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Editor’s note: This is the first in a series on Farmington Hills Harrison’s final football season.

Farmington Hills — Legendary football coach John Herrington was enjoying the afternoon sun on Wednesday at Farmington Hills Harrison’s field while directing his players through a number of offensive plays during the final hour of the school day.

While Harrison has less than a month to this school year, Herrington is hard at work in preparing for Harrison’s final season of football with Harrison scheduled to close its doors for good following the 2018-19 academic year.

Herrington has reason to be optimistic following last fall’s run to the Division 3 state championship game at Ford Field, a 28-10 loss to powerhouse Muskegon.

After all, Herrington wasn’t even sure Harrison would reach the state playoffs after failing to earn an appearance in 2016, then going 4-2 last season before a three-game winning streak locked up a postseason bid, including a 17-14 upset of Oak Park.

Yes, the emotions have changed to excitement for the final season after last year’s run instead of sadness and disappointment if Harrison would have missed the playoffs for a second straight year.

“It’s business as usual,” said Herrington, taking a break from the class. “We’ll have 40 players next year, plan to field a JV team, too. Things are looking good, like normal. We’ll have about 650 students, probably play in Division 4.

“As far as the school closing, the kids haven’t said much about it to us, the younger guys don’t seem to be worried about it, just want to play this season so you couldn’t ask for any more than that.”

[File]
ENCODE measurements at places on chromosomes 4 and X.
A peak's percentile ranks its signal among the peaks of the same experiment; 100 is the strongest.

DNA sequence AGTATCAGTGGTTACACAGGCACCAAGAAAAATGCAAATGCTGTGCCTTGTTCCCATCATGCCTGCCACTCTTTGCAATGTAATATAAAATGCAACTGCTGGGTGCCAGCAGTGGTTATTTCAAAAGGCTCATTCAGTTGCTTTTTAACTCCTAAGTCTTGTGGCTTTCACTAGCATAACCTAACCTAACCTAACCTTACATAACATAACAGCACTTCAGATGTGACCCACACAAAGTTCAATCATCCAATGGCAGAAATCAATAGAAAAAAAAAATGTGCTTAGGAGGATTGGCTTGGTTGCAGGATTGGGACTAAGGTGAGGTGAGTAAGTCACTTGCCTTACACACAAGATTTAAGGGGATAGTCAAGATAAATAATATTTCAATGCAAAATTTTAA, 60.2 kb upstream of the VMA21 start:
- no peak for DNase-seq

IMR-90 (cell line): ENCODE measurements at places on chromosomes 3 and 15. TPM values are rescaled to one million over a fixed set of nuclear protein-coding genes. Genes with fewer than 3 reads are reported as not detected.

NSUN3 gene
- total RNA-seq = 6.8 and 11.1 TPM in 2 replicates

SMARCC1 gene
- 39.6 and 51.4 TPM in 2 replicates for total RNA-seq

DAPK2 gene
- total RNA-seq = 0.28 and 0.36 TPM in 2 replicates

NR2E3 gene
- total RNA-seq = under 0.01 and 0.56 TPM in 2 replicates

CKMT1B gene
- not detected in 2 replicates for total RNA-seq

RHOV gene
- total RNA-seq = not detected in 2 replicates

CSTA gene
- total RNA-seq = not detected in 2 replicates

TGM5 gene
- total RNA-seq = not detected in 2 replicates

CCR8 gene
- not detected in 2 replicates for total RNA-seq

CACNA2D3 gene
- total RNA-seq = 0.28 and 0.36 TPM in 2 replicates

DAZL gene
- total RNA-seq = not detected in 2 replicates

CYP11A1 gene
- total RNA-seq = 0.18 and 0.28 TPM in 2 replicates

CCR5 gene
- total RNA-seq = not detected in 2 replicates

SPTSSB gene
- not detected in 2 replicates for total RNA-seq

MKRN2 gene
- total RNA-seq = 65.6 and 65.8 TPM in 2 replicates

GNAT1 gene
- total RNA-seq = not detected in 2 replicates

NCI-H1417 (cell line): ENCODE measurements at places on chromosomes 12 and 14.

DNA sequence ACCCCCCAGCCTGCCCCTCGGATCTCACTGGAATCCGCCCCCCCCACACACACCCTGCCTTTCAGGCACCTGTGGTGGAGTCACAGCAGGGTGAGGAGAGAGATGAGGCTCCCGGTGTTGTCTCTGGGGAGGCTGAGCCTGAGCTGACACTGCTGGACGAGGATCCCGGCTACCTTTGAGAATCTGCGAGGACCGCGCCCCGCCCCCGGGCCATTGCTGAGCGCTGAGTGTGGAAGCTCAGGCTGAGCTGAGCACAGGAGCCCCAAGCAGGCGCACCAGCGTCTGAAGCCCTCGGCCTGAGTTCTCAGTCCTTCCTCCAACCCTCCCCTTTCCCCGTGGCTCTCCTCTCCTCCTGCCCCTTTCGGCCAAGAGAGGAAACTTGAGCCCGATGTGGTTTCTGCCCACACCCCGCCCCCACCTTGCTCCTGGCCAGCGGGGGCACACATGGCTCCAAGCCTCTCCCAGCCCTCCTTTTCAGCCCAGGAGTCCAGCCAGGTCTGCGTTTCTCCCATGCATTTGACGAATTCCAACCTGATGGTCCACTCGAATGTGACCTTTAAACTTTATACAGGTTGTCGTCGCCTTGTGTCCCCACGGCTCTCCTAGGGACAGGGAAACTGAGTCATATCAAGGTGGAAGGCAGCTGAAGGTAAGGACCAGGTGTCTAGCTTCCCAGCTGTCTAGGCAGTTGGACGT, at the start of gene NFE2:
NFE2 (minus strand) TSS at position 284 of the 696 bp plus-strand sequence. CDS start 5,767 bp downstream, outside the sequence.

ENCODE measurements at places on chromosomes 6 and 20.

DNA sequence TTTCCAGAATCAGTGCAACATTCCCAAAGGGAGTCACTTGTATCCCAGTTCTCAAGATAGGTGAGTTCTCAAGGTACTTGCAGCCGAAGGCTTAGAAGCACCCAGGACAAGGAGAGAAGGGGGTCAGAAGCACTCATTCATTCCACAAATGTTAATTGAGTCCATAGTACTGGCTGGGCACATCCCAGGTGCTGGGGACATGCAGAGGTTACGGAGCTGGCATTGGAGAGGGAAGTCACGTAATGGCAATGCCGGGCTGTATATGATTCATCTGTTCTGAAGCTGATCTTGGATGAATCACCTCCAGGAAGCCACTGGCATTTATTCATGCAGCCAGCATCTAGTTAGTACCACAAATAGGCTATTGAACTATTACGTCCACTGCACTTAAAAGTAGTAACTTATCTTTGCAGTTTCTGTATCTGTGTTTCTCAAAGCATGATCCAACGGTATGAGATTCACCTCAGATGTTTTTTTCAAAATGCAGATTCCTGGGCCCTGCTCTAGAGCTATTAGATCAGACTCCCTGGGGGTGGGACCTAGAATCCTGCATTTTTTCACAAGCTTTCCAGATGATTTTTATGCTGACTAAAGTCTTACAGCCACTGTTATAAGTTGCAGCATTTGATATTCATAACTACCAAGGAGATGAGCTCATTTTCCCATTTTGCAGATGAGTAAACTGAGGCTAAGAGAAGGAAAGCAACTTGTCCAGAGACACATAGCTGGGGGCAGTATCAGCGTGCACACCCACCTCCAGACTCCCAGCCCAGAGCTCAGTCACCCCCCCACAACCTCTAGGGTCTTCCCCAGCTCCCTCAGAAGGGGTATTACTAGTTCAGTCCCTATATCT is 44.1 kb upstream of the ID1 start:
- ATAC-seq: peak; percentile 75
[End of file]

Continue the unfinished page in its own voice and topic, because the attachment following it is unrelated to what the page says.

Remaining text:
Sure, all eyes were on Harrison’s football team last year, not because it was a top-20 power, but because Herrington was closing in on becoming the state’s all-time winningest coach.

Herrington began his head coaching career at Harrison back in 1970 … when the school opened its doors. He started with records of 3-4-1, 5-4, 3-6 and 5-4 before 8-1 and 7-2 seasons, then Harrison’s first state championship game appearance in ’76, a 36-27 Class A title game loss to Midland Dow.

Herrington went on to guide Harrison to 13 state championships in his 48 years as head coach, becoming the state’s all-time winningest coach with his 431st career win in a 39-0 victory over Berkley at the sports complex now named in his honor on Oct. 13, breaking the former mark held by his friend Al Fracassa of Birmingham Brother Rice.

Herrington will enter his final season with 435 wins after last year’s 10-4 record, his 27th double-digit win season. He was thrilled to say Harrison will be playing six home games while also playing for a city championship, hosting North Farmington in the opener and Farmington in the season finale.

Yes, Herrington is looking forward to Year No. 49, but says a 50th season as a head coach is not in the cards, not with Harrison closing. He doesn’t want to lead another program, but wouldn’t mind one day helping out at another school, especially if one of his assistants becomes a head coach.

Cavalcade of stars

Herrington has enjoyed the luxury of having his share of superstars at Harrison during the past several decades, including such players as John Miller, Mill Coleman, Drew Stanton, Devon Funchess, Aaron Burbridge, Ricky Bryant and Ovie Oghoufo, who played linebacker and tight end last season before moving on to Notre Dame.

Now, Herrington will be looking to Northwestern-bound Rod Heard as one of his leaders and stars.

Heard watched Wednesday’s action, nursing a slight ankle injury.

Heard said there are big plans for him this fall and he can’t wait for the season to start.

Herrington identifies his top athletes and then uses them to their full potential, a reason Heard played running back for the first time in his life last fall, rewarding his coach with a 1,500-yard season and 23 touchdowns.